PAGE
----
Human buccal epithelial cells (BECs) were collected from 10 healthy, non-smoking male volunteers by gentle scraping of the buccal mucosal surface with wooden applicator sticks. These sticks were then agitated in 40 ml of PBS pH 7.2 to remove the BECs. BECs were washed 3×10 min with 10 ml of PBS by centrifugation at 2,000×g. Cell clumps were removed by filtration through a 70 μm nylon mesh (Spectrum, Cole-Parmer). The cell concentration was determined directly with a hemocytometer and BECs were resuspended in PBS to a concentration of 2.0×105 BECs/ml.
The fimbrial adherence assay was performed using a Manifold filtration apparatus equipped with individual vacuum stopcocks (Model FH 225V, Hoefer Scientific Instruments). Polycarbonate filters, 12 μm pore size (Nucleopore Costar Corp.), were pre-incubated overnight at 4° C. with 50 ml of PBS pH 7.2, containing 0.45% (v/v) Tween 20. The pretreated filters were placed into each chamber and washed with 2.5 ml of PBS. 1 ml containing 2.0×105 BECs in PBS was added to each chamber. Enriched fimbriae (100 μl/chamber, ranging from 0 to 80 μg fimbriae protein/ml) in PBS containing 0.05% (v/v) Tween-20 was added to each chamber and incubated with the BECs for 1.5 hours at room temperature. Unbound fimbriae were removed with washes of 2.5 ml of PBS. Mouse anti-C. albicans fimbriae monoclonal antibody (ascites fluid diluted 1:3000 with PBS) was added to the BECs (1.2 ml/chamber) and incubated for 1.5 hour at room temperature. BECs were washed five times with 2.5 ml of PBS. Goat anti-mouse IgG(H+L)-peroxidase conjugates (Jackson Laboratories) diluted 1:5000 with PBS was added (1.0 ml/chamber) and incubated for another hour at room temperature. The cells were then washed seven times with 2.5 ml/chamber of PBS. The polycarbonate filters containing BECs were removed from the filtration manifold and placed into glass scintillation vials. The horseradish peroxidase substrate solution (ABTS) was added to each vial (1 ml/vial) and incubated for 30 min at room temperature on a shaker at 100 rpm. The reaction was stopped by the addition of 4 mM sodium azide (200 μl/vial). The substrate solution was pipetted into Eppendorf tubes and centrifuged at 5,000 g for 3 minutes. Aliquots of the supernatants were pipetted into microtiter wells (200 μl/well) and the resulting absorbance at 405 nm was recorded with a Titertek Multiskan Plus microplate recorder.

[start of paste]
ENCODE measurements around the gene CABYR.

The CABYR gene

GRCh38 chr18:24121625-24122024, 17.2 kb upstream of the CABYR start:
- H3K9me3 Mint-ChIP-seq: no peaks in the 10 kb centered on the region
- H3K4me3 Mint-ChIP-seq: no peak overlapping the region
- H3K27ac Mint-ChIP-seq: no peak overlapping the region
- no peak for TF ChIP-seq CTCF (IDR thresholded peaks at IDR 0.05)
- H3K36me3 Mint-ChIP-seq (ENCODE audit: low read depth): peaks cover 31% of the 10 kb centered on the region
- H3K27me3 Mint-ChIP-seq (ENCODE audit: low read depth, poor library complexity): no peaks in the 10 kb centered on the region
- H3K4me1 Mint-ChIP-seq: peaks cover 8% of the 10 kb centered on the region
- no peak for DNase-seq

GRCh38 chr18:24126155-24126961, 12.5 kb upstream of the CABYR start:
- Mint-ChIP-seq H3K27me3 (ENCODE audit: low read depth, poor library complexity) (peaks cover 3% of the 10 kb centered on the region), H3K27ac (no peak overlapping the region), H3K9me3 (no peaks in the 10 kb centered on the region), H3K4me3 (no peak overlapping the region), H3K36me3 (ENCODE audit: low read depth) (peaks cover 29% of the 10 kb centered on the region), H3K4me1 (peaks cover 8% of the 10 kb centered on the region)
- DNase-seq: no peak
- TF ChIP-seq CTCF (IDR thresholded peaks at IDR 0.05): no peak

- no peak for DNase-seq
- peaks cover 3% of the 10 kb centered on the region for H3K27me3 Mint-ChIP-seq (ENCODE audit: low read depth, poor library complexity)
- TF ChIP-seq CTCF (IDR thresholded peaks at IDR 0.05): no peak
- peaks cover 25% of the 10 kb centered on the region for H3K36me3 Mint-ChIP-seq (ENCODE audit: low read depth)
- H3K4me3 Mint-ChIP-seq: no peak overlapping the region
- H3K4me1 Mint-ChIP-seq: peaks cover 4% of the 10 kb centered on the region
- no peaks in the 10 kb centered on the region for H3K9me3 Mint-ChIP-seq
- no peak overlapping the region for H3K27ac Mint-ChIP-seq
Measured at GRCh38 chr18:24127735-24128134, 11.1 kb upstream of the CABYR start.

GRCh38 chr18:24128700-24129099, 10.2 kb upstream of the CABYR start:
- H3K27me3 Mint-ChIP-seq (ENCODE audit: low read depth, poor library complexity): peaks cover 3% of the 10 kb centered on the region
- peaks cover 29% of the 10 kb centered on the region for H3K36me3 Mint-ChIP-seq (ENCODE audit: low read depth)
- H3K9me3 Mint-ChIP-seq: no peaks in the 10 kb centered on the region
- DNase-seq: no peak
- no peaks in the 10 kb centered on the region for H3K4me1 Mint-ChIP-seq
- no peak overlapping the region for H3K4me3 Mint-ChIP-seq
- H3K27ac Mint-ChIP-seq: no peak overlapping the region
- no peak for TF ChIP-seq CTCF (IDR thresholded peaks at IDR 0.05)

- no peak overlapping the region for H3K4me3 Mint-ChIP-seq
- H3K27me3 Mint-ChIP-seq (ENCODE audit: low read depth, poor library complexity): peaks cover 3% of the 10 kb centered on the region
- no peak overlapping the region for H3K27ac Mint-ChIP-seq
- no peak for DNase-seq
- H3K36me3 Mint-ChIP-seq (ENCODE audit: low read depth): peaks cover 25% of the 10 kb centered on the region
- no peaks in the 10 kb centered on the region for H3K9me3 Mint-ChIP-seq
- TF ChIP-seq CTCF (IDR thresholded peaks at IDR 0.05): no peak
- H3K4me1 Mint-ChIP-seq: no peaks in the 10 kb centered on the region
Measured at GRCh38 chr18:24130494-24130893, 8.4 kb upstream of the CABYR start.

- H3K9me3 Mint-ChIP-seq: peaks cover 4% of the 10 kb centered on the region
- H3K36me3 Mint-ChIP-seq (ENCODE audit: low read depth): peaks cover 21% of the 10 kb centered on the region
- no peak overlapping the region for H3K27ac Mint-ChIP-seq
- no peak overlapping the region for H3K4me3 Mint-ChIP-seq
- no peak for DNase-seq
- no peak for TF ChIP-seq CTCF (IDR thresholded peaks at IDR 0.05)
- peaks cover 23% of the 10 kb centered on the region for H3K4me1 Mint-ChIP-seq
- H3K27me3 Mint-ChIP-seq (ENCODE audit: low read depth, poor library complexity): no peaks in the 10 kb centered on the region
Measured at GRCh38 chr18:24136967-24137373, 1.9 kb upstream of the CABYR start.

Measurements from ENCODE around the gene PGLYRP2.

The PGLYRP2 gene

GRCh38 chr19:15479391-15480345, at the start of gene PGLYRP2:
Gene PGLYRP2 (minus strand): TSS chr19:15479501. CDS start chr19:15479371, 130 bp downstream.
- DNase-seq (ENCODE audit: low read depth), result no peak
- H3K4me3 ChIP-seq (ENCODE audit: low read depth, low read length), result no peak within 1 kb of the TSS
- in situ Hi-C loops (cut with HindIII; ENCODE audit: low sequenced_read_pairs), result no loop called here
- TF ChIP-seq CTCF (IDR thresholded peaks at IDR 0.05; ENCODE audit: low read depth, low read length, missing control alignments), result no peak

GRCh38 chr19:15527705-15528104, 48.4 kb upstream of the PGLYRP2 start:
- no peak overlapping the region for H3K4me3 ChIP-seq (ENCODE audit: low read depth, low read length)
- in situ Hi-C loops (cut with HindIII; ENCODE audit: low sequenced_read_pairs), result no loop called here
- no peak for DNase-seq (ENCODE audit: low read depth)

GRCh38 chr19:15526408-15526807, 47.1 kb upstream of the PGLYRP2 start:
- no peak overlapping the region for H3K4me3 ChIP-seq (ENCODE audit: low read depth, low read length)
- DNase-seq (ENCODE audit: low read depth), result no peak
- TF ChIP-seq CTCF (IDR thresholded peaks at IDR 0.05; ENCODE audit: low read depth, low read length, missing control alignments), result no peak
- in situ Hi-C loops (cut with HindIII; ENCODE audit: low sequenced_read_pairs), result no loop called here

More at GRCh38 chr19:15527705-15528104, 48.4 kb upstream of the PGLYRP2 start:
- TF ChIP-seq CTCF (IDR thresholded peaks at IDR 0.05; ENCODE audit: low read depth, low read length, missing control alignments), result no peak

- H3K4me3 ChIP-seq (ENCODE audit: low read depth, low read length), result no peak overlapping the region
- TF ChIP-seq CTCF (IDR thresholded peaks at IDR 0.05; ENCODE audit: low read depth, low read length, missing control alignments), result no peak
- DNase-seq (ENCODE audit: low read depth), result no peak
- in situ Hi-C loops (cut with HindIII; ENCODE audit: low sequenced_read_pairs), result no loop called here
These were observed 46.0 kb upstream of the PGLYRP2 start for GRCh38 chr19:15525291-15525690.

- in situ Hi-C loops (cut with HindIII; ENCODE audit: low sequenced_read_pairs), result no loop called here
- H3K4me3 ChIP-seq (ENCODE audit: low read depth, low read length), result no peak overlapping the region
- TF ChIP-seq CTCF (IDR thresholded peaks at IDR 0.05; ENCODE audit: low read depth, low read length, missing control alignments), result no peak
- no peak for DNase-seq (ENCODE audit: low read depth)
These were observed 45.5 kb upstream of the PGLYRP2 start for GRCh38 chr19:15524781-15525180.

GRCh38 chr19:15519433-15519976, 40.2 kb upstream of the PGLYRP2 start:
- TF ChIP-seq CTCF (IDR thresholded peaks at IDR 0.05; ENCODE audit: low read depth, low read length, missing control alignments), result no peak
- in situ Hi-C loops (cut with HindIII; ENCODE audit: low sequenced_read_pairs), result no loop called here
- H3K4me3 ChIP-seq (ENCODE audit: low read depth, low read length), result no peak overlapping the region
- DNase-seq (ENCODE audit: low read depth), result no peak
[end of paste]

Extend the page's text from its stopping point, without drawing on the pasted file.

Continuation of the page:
B. Inhibition of C. albicans binding to BECs
C. albicans cells were radiolabelled as previously described by McEachran and Irvin (35, 48), incorporated herein by reference. A loopful of culture from Sabouraud-dextrose agar (GIBCO) was used as a source of inoculum for 10 ml of M9 medium supplemented with 0.4% (w/v) glucose. Cultures were incubated at 25° C. for 12 hours with 150 rpm agitation in G25 Gyrotory shaker (New Brunswick Scientific Co.). Cultures were supplemented with 5 μCi/ml of [35 S]-L-methionine (New England Nuclear, Boston, Mass.) after 10 hours of incubation. Cells were harvested by centrifugation (12,000×g for 10 min) and washed 3 times with 10 ml of PBS pH 7.2 to remove unincorporated methionine. Washed cells were resuspended in PBS. No clumping was observed during the assay. The amount of [35 S]-L-methionine incorporated by the C. albicans cells was determined by filtering 1.0 ml of a 1:100 dilution of washed C. albicans culture through a 0.2 μm polycarbonate filter (Nucleopore Corp., Pleasanton, Calif.) in triplicate, washing with 15 ml of PBS, and placing the filter in scintillation vials with 5.0 ml of Aquasol (New England Nuclear, Massachusettes). The counts per minute were determined with a Beckman LS-150 liquid-scintillation counter. The specific activity of [35 S]-C. albicans cells was generally 0.2 cpm/CFU and this remained stably associated with the C. albicans cells throughout the assay.
BECs (0.5 ml) were preincubated with EF at varying concentrations (from 0 to 18 μg protein/ml) in polystyrene tubes at 37° C. for 1 hour (final concentrations: 2.0×105 BECs/ml). An equal volume of radio-labelled yeast suspended in PBS pH 7.2 was added to the BECs and incubated at 37° C. for 2 hours, shaking at 300 rpm. Triplicate aliquots were removed after the assay and filtered through 12 μm polycarbonate filters pretreated with 3% (w/v) BSA in PBS. BECs were washed with 15 ml of PBS. The filters were then placed in scintillation vials and the cpms were determined as described above. Yeast binding to BECs was corrected for nonspecific binding of yeast to the 12.0 μm filter (nonspecific binding was generally less than 15% of the experimental value). The BEC concentration was determined at the end of the assay to correct for cells lost during incubation.
In a similar manner, experiments were carried out testing the ability of βGalNac(1-4)βGal to inhibit binding of C. albicans to BECs. Results of these tests are described in the text and shown in FIG. 13C. Total and viable cell counts were performed before and after the adhesion assay. Total cell counts were determined using a hemocytometer. Viable counts were determined by serially diluting C. albicans in PBS pH 7.2 and plating appropriate dilutions on SAB agar which were incubated at 37° C. until visible and countable colonies formed (usually 24 to 48 hours).
A. Thin-layer Chromatography Plate Binding Assay